Tiny Houses: Americans Trend To Downsize

Jan Omega

Tiny houses is now the trending "real estate" venture for Americans these days. Because of the real estate bubble popping back in 2007, prices on houses have plummeted and people were suckered into purchasing houses they couldn't afford at insecure interest rates that would eventually cost someone their soul. Now, it seems Americans are starting to trend towards tiny houses, mostly because of price but also because it provides what is necessary.

According to CNN, Americans are starting to break out of the big home stereotype. For the longest time, one part of the "American Dream" included owning a big house oozing with extravagant architecture with all the attachable luxuries like a large swimming pool and overlooking deck. This is no longer the case as Americans are joining the Tiny House movement and building what are...well...tiny houses. These tiny houses are designed to be anywhere from 100 to 400 square feet, compared to the average American home, which is 2,600 square feet.

Tiny homes also grant inhabitants numerous benefits. First, there is a lot of financial freedom. A brand new tiny home usually costs about $60,000 or less brand new. Compared to building a regular home a range of $100,000 to $250,000 (more or less depending on location), $60,000 seems like pennies on the dollar. Second, the tiny homes have a reduced ecological impact, especially since they use less supplies. This movement started back in 2004 by Dee Williams. Since then, the community is now at 4,000 this current year, as per The Tiny House Official Website.

Tiny House Elm

However, the tiny house movement is actually getting smaller and even becoming mobile. Tumbleweed Houses are the newest thing to hit the tiny house movement. Started back in 1999, the tiny houses on a trailer are starting to replace regular trailers and RVs. There are now over twenty models to choose from and they too cost a lot less than the average house. So far, they have four main designs: Elm, Cypress, Linden, and Mica. This writer personally wants an Elm so he can travel and write.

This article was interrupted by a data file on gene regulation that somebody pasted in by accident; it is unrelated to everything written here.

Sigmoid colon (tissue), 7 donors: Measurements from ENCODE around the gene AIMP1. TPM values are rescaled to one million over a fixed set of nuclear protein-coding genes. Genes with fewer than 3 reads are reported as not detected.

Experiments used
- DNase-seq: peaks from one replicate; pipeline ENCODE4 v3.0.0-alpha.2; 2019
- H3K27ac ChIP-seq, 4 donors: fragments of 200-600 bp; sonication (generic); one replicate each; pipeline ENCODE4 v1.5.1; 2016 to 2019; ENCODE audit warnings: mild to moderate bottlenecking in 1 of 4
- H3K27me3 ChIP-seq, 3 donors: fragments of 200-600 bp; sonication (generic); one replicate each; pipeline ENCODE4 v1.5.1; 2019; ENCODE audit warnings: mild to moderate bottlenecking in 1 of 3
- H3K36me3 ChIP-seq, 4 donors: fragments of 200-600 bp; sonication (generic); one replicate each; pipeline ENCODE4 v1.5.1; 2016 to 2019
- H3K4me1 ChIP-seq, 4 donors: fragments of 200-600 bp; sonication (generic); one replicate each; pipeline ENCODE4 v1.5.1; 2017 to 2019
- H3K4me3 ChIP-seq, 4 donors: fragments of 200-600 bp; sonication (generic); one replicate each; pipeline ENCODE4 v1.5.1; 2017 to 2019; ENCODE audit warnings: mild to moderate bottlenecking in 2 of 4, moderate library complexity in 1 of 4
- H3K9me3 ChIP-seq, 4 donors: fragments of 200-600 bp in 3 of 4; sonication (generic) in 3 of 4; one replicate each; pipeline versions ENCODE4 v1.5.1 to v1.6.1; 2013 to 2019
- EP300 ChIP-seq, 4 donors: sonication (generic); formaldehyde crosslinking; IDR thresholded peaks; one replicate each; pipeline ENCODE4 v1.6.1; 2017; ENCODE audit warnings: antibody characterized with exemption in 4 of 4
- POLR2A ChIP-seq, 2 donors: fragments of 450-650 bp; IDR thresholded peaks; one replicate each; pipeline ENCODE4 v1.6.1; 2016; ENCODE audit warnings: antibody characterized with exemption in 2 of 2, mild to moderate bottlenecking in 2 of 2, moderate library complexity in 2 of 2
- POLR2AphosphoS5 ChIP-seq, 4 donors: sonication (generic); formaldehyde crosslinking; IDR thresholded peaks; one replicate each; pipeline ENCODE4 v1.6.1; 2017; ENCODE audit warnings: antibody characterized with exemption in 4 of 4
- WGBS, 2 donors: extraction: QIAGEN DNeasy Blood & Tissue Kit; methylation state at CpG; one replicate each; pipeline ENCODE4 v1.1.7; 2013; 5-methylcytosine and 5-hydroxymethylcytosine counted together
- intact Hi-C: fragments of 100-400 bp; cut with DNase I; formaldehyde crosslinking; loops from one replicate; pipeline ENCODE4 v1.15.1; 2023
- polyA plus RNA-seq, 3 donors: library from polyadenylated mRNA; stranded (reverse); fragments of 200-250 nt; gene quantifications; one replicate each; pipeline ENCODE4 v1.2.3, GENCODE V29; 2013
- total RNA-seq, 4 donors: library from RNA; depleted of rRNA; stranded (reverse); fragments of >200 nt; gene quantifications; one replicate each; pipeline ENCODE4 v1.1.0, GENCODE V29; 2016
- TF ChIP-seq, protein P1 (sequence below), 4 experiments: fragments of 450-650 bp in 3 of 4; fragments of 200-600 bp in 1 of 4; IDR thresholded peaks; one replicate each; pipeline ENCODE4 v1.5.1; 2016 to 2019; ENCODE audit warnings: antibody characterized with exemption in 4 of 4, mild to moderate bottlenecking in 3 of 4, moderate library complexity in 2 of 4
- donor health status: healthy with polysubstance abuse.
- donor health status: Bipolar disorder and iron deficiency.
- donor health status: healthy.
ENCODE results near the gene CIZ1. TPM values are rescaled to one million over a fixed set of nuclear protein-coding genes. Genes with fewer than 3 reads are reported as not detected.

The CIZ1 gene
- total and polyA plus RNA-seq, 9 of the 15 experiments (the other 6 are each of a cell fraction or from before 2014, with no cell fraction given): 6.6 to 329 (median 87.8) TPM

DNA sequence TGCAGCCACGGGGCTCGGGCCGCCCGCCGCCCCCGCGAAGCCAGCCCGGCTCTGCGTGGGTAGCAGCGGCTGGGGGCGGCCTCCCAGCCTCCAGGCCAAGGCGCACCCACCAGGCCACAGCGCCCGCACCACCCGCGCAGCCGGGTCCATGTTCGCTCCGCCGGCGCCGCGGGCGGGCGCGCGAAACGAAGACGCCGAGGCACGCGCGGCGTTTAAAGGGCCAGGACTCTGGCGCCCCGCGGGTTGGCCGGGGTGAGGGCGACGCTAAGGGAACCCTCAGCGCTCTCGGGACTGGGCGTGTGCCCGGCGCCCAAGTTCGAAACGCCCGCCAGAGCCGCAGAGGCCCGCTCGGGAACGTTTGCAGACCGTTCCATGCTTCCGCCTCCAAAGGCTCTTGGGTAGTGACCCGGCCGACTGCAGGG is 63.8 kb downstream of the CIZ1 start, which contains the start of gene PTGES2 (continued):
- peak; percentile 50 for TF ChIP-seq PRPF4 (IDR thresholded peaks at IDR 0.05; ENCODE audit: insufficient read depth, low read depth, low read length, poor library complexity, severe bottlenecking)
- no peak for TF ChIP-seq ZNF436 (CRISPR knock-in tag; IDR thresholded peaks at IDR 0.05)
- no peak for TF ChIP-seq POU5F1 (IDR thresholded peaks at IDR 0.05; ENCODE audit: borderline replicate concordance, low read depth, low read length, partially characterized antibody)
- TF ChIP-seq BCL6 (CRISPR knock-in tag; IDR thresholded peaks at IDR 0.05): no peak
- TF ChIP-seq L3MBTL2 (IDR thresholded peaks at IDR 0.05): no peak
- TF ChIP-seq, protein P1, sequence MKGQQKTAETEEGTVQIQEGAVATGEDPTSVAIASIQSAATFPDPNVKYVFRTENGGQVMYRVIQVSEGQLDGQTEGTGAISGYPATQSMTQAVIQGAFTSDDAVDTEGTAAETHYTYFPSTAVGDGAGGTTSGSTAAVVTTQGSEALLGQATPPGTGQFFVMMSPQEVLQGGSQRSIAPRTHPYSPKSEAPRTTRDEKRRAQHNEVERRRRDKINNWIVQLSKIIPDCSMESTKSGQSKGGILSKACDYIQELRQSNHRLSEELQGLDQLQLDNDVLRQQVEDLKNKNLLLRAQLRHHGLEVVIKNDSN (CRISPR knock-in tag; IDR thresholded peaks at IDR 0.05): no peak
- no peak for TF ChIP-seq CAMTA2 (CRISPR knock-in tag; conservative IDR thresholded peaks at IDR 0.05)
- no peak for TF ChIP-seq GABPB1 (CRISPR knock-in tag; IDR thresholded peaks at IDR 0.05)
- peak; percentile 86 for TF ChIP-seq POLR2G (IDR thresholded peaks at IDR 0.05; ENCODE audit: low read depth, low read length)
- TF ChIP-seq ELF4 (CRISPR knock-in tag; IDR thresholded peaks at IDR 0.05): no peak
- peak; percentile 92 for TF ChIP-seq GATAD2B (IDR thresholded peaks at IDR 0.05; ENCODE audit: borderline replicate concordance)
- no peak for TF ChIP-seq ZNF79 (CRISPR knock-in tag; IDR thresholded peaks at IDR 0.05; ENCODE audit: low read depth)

And if tiny houses on trailers were not enough, families are now going cheaper than ever to provide living conditions. Instead of regular tiny houses, there are now tiny houses made from miscellaneous objects people would never expect to be considered a place fit for shelter. One of the most used items are shipping containers, the same ones used to store items on cargo ships.

There is one instance where a woman and her family converted a shipping container, plus some other containers, into a small living unit in the desert. The total cost of everything: $5,000. Another instance came from the United Kingdom, where homeowners are leaving their homes to live in reconstructed "bargain basement" shipping containers as seen in the video below.

This trend is starting to grow more prominent in the United States especially since a regular tiny home costs the average American only a third of their income compared to regular homeowners who are living paycheck to paycheck. It may be a slow trend, especially since we Americans have a thing to go bigger and better than anyone else, but it is a trend that is gaining speed, especially now that people are starting to concentrate on needs, some to the point that they want to live "off the grid".